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In the revised common lectionary, Titus 2:11-14 is one of the epistle lessons for Christmas. Given that it shares the docket of readings with the more familiar birth narrative of Luke 2 it rarely is preached on. And probably rarely read.

Yet when I was planning out this month's sermon series, Titus 2:11-14 seemed an appropriate text to address the question of how we respond to the Good News we hear at Christmas. It offers us concrete directives on how to live.

And so (as per my usual sermon-writing routine) I started reflecting on the passage early in the week, opened commentaries on Wednesday, and began typing my manuscript on Friday morning. Usually, when I finish my first sermon draft I'm pretty confident that I have something worth sharing with the congregation. But this sermon was different. It left me wondering whether I was preaching Law or Gospel. Where was the good news in this call to ethical living, this call to better behaviour?

I don't usually enjoy sermons that focus on morality or character. They seem to be too much about our work and less about what God has done.

But after some reflection, I'm forced to admit that there is a place for this type of message. In the reformed tradition, we don't draw such a sharp distinction between Law and Gospel for we believe that the Law is a means that God uses to guide us and show us grace. The Law shows us how to honour God and get along with our neighbour. It gives definite content to the command to 'love'.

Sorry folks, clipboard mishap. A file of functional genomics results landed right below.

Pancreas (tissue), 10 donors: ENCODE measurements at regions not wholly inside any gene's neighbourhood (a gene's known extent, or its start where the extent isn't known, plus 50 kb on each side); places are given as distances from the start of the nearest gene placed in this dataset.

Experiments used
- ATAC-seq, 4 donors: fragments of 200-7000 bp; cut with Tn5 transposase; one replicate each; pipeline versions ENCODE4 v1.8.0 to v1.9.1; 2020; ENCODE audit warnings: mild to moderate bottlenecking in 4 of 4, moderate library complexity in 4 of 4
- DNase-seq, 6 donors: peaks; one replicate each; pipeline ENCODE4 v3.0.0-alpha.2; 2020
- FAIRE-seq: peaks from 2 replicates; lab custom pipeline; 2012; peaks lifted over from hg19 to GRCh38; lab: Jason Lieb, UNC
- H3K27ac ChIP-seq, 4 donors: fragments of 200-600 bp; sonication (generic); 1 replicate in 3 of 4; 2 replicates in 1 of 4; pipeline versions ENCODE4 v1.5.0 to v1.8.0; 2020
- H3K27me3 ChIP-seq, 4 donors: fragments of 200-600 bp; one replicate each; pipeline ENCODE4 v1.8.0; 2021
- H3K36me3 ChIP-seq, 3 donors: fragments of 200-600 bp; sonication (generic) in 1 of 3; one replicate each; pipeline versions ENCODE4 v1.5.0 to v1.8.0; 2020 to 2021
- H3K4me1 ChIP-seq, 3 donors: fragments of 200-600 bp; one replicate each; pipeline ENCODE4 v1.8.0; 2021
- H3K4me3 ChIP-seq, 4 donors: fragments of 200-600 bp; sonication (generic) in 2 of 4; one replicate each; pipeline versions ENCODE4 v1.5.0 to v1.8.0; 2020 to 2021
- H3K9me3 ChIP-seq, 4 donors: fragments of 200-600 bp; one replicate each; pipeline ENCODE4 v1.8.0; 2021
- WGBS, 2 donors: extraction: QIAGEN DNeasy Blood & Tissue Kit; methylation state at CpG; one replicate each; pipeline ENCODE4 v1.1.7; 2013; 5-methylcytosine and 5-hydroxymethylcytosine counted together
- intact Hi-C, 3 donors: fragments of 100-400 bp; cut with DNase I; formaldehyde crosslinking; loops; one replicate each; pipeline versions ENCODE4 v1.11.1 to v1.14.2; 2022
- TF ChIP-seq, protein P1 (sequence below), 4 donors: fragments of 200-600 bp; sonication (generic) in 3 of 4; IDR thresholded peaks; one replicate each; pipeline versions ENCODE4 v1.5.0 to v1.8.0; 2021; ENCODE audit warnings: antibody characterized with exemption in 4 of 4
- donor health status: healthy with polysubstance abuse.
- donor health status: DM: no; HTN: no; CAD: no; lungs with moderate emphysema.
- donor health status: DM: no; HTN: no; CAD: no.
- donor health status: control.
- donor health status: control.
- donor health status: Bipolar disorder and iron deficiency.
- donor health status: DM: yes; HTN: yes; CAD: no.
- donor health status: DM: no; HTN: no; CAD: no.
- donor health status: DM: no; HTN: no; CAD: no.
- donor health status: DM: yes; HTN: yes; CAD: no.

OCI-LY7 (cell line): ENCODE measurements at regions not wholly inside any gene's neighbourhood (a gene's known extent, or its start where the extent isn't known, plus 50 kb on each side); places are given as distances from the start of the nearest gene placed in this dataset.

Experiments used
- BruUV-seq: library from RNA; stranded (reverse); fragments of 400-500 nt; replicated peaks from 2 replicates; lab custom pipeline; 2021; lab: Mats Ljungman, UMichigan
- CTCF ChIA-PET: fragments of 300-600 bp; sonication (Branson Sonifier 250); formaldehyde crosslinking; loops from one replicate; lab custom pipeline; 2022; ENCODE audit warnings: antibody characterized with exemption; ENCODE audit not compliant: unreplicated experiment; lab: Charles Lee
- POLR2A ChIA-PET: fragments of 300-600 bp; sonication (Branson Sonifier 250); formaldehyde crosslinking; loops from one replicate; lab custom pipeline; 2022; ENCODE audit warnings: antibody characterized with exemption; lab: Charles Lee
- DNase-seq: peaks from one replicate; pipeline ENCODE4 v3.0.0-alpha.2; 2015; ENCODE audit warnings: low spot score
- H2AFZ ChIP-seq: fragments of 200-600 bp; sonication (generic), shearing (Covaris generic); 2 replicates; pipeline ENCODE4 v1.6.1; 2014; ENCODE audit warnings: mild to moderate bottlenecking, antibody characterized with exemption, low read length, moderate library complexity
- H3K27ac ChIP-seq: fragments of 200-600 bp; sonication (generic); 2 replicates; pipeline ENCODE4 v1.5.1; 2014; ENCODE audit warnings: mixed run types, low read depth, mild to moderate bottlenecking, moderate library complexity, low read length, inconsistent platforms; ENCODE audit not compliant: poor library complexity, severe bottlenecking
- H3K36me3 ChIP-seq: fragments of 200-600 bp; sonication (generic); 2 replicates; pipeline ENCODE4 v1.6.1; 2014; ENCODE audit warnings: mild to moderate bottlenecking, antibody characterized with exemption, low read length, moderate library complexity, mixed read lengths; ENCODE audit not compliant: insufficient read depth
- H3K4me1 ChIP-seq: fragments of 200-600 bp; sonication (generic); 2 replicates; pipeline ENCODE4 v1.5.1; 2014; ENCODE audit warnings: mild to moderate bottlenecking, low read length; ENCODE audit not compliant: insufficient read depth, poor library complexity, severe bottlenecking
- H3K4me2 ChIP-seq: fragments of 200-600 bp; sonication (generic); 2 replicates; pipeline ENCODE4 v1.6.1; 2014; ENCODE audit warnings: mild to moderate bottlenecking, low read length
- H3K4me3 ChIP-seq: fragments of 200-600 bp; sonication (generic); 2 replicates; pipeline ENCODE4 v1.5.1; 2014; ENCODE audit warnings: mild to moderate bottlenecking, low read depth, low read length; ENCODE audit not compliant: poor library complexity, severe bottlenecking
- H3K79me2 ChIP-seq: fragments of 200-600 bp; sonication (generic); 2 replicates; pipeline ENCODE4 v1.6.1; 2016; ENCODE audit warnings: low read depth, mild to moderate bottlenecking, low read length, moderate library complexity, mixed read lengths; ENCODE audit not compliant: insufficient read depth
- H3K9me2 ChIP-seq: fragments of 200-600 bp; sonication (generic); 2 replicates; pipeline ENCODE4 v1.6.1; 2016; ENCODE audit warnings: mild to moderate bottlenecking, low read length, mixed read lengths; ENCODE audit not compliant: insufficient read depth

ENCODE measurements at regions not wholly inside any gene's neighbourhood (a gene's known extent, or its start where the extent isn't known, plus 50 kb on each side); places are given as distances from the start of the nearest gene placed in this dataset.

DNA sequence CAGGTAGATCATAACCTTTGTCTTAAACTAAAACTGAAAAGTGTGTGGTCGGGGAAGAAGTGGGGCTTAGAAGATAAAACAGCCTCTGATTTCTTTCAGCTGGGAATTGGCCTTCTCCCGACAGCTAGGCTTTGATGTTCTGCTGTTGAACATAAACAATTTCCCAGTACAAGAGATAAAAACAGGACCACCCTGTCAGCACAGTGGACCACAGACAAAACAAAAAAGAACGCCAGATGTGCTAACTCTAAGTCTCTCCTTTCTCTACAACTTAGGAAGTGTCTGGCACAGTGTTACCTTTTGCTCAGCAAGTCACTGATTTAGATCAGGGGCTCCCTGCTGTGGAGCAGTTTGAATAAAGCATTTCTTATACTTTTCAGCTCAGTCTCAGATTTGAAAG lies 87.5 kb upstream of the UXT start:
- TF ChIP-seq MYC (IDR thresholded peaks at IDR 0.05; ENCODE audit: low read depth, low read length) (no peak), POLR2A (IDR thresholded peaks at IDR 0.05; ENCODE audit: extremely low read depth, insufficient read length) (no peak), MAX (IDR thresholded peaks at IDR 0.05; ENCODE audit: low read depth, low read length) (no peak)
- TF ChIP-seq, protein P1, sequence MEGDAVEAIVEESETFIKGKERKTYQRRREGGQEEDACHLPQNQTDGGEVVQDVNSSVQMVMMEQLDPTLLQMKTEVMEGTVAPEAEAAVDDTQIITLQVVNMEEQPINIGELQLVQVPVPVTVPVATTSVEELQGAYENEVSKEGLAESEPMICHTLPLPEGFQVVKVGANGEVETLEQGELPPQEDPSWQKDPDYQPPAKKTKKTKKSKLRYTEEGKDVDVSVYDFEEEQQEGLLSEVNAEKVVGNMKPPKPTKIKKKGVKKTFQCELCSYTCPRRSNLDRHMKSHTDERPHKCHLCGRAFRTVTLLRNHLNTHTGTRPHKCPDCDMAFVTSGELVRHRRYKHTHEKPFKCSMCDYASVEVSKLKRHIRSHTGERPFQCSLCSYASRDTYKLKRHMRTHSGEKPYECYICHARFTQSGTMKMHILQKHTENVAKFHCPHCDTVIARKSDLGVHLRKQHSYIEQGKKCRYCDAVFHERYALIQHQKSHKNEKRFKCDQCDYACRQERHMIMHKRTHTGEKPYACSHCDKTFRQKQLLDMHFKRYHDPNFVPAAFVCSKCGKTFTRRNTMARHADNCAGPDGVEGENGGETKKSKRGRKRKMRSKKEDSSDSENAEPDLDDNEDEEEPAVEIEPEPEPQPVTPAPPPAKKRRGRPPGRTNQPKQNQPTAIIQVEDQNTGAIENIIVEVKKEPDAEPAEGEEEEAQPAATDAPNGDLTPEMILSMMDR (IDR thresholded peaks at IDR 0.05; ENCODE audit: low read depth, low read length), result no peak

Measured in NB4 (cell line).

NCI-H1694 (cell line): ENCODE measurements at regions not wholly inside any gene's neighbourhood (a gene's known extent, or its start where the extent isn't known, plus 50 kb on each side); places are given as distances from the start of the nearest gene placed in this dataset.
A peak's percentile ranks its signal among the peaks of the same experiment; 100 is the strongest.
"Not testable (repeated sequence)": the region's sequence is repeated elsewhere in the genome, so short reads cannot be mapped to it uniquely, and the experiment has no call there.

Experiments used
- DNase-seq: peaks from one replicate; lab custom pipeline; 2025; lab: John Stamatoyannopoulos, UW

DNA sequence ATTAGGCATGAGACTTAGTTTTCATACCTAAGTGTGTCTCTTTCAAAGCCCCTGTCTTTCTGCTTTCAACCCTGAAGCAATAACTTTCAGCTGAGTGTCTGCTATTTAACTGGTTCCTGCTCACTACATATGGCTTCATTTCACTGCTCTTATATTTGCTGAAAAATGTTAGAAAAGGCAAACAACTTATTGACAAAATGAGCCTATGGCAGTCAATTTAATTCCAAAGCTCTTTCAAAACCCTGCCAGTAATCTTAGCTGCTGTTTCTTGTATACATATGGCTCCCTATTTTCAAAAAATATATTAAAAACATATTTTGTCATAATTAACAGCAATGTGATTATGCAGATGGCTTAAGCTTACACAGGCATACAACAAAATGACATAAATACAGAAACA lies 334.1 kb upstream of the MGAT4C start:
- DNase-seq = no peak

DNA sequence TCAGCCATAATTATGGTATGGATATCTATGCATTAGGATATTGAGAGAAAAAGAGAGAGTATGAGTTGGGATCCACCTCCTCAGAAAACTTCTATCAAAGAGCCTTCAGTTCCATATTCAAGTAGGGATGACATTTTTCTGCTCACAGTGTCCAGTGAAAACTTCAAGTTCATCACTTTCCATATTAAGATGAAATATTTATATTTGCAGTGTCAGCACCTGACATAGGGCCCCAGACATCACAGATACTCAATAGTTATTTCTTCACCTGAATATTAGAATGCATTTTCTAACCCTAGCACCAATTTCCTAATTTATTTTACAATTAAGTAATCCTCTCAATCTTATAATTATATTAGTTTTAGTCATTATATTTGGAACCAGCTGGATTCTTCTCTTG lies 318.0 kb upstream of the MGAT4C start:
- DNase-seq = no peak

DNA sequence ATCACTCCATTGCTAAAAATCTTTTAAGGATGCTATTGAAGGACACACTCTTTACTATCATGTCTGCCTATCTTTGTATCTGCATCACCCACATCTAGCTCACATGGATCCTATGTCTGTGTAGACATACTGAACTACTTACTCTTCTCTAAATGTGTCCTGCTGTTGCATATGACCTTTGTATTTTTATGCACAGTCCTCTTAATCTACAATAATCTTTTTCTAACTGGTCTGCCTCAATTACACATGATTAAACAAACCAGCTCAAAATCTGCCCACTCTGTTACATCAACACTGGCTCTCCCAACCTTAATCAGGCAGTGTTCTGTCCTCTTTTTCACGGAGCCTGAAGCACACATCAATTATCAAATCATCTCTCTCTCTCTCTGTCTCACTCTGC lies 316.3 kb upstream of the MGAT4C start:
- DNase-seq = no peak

In this way, that call we hear in Titus 2:11-14, the call to self-control, upright, and godly living can be an act of grace. It provides us with a template for the 'good' life. It describes living that is good for ourselves, for others, and honouring to God.

This past month I did some research on alcohol consumption. I was looking for a video that might provoke the soldiers in my regiment to reconsider how they use/abuse alcohol. At some point, I came across this video which notes the surprising discoveries of someone who decided to quit drinking. Note: If you are offended by coarse language please don't watch this--remember I was looking for something that would speak to soldiers.

The speaker is crystal clear that his life has improved since he has given up excessive drinking (he still enjoys a drink a few times a year). He is clear that this self-control offers real benefits, and that these direct benefits produced other indirect blessings as well.

This video helps me make sense of what we hear in today's lesson. The call to self-control, upright, and godly living isn't just a cold command to behave better. It is an invitation to a better life.






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